Hi Jared. The problem is not the cost of a function call, which is negligible. The problem is the psychology that calls, once written, are absolutely essential. Here's how it shows up: in big software, random samples of the stack can easily be 10-30 layers deep. If any one of those 10-30 calls isn't absolutely necessary, it's removal saves as much time as its residence time fraction on the stack. Another way to put it is, if at any level there are roughly 1.5 times as many calls as absolutely necessary, & that happens at multiple levels, you can see how the slowdown is exponential. – Mike Dunlavey May 26 '09 at 18:58
... another way to put it: optimizers sweat bullets to shave a few low-level instructions like add, move, jump, etc. If they could also do a good job of shaving call instructions, think of the awesome savings. But, for better or worse, that's not the compiler's job, it's ours. – Mike Dunlavey May 26 '09 at 19:12
... sorry, can't resist. Another way to put it is function calls are at the heart of the powerful concept of abstraction. The price of that power is that they tempt us powerfully to make mountains out of molehills. We programmers haven't really learned how to resist that temptation. – Mike Dunlavey May 26 '09 at 19:17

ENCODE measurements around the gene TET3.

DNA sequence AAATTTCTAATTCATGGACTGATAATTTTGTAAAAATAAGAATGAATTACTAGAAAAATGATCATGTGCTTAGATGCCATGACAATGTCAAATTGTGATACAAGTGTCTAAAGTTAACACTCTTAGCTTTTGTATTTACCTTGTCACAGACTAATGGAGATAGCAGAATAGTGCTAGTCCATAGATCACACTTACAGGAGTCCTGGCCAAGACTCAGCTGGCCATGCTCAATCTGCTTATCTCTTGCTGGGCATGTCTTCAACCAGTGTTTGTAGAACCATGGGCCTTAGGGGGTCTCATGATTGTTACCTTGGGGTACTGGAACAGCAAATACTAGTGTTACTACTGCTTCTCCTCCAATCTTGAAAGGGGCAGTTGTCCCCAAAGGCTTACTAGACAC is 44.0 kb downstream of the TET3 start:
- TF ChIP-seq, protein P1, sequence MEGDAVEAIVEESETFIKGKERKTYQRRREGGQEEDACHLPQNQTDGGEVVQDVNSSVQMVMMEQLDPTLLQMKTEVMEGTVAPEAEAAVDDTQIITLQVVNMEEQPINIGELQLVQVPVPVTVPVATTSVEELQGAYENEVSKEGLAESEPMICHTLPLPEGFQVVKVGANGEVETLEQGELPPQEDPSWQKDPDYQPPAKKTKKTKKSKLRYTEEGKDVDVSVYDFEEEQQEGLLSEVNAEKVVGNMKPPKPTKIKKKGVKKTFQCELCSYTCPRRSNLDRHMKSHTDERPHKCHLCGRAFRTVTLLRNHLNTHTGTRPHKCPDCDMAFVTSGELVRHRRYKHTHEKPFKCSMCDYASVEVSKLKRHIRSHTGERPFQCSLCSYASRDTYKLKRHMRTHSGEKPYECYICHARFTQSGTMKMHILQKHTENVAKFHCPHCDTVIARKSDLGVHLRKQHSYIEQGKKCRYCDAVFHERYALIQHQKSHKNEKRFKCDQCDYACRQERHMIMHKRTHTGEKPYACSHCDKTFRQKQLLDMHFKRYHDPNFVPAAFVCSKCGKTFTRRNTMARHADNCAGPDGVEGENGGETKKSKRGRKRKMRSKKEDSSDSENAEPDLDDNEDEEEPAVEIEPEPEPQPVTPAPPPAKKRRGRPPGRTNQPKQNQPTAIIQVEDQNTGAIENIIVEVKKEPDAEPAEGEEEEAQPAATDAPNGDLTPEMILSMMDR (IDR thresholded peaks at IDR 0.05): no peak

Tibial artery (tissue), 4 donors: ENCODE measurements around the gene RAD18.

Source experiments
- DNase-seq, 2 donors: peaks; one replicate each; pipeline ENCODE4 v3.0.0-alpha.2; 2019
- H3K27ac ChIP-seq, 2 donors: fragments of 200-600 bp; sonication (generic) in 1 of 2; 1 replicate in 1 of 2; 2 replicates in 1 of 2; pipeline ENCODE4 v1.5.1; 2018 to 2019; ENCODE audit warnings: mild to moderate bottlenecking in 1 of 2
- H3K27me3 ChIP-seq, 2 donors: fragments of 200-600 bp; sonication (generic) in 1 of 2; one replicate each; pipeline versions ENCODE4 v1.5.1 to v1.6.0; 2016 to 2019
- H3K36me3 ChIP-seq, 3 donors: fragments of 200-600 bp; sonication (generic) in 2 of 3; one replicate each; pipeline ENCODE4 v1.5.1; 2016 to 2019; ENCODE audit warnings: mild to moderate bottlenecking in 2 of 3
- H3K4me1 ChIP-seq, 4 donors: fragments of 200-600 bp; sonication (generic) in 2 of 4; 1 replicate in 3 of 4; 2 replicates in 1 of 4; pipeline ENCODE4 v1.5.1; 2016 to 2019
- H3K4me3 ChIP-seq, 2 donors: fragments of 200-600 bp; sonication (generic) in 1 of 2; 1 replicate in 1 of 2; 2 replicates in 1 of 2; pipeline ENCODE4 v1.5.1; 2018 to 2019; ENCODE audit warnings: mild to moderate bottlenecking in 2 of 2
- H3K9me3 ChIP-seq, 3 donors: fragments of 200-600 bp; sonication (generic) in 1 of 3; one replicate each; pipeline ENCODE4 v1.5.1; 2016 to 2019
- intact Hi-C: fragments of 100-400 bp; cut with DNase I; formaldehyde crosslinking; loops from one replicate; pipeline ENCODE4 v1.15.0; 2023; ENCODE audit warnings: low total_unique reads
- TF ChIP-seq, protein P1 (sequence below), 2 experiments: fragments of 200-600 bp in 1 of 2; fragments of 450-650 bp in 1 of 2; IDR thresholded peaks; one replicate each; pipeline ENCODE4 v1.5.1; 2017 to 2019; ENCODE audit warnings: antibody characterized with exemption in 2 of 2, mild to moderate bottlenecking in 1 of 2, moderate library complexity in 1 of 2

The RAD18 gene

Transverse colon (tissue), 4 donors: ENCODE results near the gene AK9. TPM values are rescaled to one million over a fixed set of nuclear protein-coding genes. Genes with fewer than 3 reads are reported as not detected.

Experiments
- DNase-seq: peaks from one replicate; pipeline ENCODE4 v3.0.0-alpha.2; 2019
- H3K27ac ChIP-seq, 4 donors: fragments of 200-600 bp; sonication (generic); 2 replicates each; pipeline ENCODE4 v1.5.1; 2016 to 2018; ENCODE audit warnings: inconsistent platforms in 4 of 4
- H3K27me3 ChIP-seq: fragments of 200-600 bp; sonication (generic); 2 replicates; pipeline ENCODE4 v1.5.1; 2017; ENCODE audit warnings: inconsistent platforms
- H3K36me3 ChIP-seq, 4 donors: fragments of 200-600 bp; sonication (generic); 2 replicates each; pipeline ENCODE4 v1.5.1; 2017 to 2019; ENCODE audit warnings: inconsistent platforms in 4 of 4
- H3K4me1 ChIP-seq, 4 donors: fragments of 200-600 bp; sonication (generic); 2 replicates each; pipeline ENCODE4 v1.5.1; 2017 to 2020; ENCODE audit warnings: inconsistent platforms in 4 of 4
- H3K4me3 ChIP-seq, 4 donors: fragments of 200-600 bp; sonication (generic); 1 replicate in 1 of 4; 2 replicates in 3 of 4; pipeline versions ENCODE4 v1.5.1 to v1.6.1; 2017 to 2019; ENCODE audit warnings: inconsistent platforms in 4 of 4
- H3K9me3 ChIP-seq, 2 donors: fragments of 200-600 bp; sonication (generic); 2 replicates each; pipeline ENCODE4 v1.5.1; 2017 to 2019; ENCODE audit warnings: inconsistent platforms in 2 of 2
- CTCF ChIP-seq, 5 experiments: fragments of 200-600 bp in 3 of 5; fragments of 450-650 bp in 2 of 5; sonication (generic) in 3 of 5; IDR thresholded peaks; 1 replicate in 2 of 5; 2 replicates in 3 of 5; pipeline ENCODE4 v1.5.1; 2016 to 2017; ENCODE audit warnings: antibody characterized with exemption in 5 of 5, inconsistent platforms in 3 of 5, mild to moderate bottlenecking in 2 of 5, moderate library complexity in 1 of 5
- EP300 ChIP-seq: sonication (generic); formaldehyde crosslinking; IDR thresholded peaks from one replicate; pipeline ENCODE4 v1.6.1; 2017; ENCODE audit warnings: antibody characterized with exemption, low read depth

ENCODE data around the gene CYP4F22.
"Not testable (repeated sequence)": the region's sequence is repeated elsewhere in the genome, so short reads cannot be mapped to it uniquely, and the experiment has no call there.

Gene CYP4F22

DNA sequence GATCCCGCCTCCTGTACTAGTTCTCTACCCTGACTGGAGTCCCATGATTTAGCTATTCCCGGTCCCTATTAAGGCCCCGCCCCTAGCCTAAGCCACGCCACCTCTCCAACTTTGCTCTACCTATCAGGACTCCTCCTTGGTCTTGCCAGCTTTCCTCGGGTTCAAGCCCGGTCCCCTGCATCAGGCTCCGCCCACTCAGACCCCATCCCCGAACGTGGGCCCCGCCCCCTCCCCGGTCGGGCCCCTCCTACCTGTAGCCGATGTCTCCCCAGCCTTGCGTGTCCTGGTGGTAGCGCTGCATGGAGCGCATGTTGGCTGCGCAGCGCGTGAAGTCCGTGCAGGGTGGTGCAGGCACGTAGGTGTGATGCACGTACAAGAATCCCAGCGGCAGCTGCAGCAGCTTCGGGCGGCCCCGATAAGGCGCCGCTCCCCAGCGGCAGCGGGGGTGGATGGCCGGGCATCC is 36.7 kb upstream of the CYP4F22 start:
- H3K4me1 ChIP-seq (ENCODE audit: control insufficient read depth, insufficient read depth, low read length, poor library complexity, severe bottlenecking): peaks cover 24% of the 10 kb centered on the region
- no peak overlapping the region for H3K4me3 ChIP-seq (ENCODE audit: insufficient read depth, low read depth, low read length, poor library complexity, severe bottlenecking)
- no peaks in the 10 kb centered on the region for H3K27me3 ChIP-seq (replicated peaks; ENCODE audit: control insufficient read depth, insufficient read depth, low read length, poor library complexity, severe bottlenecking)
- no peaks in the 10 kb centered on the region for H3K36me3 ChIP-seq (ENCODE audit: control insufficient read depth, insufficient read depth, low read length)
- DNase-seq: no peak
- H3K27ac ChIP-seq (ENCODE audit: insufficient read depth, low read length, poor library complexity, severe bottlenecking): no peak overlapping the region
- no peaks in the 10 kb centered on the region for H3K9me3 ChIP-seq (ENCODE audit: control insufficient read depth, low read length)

... yet another way to put it :-) A function call is like a credit card. What is the cost of a credit card? Some plastic, some processing, some marketing - maybe a dollar. The TRUE cost is it's so easy to use that you spend more than you can afford. Multiply this over several layers, and you can see the problem. – Mike Dunlavey Jun 1 '09 at 12:37

AQtime (for Windows)

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If you are running a Premium version of VS 2010 then you get a profiler with it.

I've also used a couple of other free ones, but they don't compare to the on MS ships. Useful as a second opinion though.

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Actually, at least in VS2008 you don't get a profiler with the Pro edition - you have to get the next one up (Team edition or something like it). – Timo Geusch Oct 27 '08 at 13:28
Ah. I've not used VS2008 in anger. Some of us are stuck maintain legacy apps in VC6. – graham.reeds Mar 19 '09 at 13:15

If you have access to a Mac, then I recommend using Shark from the CHUD tools.

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You can use the analyzer that´s in Sun Studio 12 on Linux or Solaris. Itś free.

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If you cannot locate DevPartner it is because we've moved under new ownership. Check us out on the Micro Focus website: Shameless plug: I work on the DevPartner team. Our long awaited 64-bit versions of BoundsChecker and C++/.NET profilers ship on February 4, 2011. We've changed our pricing model so you can choose either the whole suite or just the performance profiler if that's what you need. Please check out the new DPS 10.5 release when it goes live!